The Wheel of Fortune refers to the fact that things tend to go in cycles. There are good times and there are bad times. There is movement & turning directions as the Death Card brings about instant change. The Wheel of Fortune suggests that there are external factors that are influencing my situation that may be unknown to me or outside of my control. The Wheel of Fortune speaks of a pivotal point in my life recently, where new options become possible. The appearance of the Wheel of Fortune shows that change is not only likely to happen, it is certain to happen, and soon. Generally the change shown in the Wheel of Fortune is a dramatic change from the established order. These changes are distinctly personal and may require making a first step on a new and unfamiliar path. I may also need to alter my present course, move things in a different direction or turn things around to ensure that I am creating the right outcomes in my life. The Wheel of Fortune in the present is perhaps the most momentous placement of any one card in any position in a Tarot reading. I need to get ready for fate to smile on me and transform the circumstances of my life into a manifestation of my self-awareness. This is a great card to receive in the present position as it shows I have reached a level of knowing myself more, this card in this position reinforces the power that comes with owning my decisions.

the mother of wands, the queen of wands
The Queen of Wands:
The Queen of Wands is asking me to be bold and courageous in my undertakings and actions. My creative energies are high and I have a good sense of life direction. I will be highly optimistic, confident and full of ideas that I will be ready to implement and share with others. I have an ability to express my passions with great authenticity and courage. The Queen of Wands is a highly energetic card and encourages me to lead a busy and active life. The Queen of Wands is the dominant feminine energy of the element of Fire. She is not afraid to demonstrate her power to others nor does she shy away from a challenge. She is therefore a strong leader who is focused on her desires, intending to get what she wants. Thus, the Queen of Wands indicates that I will be strong, independent and able to take care of myself and sustain my own creative vision, even in the face of adversity (which I have been struggling with in the past). I will know what I want and how to get it, and in whatever it is I do, I will be masterful at engaging with others to achieve my goals. This card implies I am talented at staying fiercely determined and focused on my own goals whilst being friendly and optimistic with those around me. The future position is a wonderful place for the Queen of Wands to make her appearance in a reading. The solution to my current predicament will bring me to a place of confidence; this card here illustrates that I will soon tackle obstacles and will finally, securely believe in myself when others didn’t. Like the Strength Tarot card, the relationship between myself and the king of the beasts is one in which I will master all of my talents into instincts. Success will seem to come in the blink of an eye, but it is an accumulation of wisdom and using my inner strength; a process years in the making that leads to my future victories.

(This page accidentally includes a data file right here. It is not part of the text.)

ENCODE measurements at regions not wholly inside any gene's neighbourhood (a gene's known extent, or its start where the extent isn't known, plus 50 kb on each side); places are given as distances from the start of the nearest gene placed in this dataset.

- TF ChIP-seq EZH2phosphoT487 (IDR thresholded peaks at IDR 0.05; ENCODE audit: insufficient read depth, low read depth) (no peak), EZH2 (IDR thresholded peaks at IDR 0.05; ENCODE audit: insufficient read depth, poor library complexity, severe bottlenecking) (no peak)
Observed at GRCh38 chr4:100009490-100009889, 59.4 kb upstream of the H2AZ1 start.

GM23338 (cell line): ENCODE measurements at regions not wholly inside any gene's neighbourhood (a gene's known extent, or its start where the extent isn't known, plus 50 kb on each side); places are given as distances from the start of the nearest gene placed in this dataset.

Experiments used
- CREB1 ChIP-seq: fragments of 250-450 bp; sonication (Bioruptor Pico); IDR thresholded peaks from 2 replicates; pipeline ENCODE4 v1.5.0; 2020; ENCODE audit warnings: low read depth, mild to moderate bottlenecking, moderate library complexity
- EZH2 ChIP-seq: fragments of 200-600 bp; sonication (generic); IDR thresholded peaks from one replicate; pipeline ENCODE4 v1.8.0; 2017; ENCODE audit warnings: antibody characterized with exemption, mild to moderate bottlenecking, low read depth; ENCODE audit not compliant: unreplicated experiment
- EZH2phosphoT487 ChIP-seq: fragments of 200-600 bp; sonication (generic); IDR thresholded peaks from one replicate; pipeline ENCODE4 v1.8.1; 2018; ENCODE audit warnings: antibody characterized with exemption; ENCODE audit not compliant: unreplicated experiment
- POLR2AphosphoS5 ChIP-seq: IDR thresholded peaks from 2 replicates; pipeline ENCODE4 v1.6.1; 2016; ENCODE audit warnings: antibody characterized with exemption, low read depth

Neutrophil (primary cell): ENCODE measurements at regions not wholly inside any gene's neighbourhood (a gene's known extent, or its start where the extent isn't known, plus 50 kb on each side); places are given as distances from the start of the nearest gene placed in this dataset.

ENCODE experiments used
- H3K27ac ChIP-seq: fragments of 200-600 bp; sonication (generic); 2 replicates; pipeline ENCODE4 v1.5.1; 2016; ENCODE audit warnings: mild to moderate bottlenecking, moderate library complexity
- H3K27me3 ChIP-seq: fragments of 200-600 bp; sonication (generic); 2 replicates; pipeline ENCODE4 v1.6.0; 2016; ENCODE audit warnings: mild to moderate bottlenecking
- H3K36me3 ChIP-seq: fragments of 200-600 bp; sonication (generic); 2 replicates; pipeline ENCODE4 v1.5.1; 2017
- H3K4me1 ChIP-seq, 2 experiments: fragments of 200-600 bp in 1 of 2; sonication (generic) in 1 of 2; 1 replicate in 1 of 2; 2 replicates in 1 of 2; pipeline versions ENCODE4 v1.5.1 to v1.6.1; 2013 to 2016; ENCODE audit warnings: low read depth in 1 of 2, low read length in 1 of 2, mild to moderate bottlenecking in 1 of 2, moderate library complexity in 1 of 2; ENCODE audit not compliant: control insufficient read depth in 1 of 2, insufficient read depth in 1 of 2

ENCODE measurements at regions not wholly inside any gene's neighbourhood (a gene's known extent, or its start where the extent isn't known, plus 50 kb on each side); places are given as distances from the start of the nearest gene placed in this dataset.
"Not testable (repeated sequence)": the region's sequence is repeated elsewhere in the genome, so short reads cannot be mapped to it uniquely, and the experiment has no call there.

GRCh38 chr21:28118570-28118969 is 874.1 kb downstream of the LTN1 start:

And so in conclusion, great change is afoot and I began realising that whilst in Morocco, something inside my soul awakened and it feels cosmic and I don’t know why and I don’t know how but it has changed so much that I do not even know whether the current life I have now is really what I want and have I been playing this role to make others happy with me? and since I am pretty unpredictable at times, who knows what is going to happen to me now? One minute I seem settled, then Whooosh I have flown away or completely changed direction. And this is why I get so much judgement, people trying to tame me and moan at me with “what are you doing that for? what you should be doing is this.” All I can say to that is ‘Vomit’. As a person I am very open to change because life is too short and too precious to throw away.

I love this Deck, you can buy it here: The Wild Unknown
The blue scarf used as background is from Morocco.
The title to this Blog is a Shakira lyric from her song “Empire“. I chose it because it’s not necessarily a romantic title but more about my stars finally aligning with my universe as it expands and I feel Cosmic.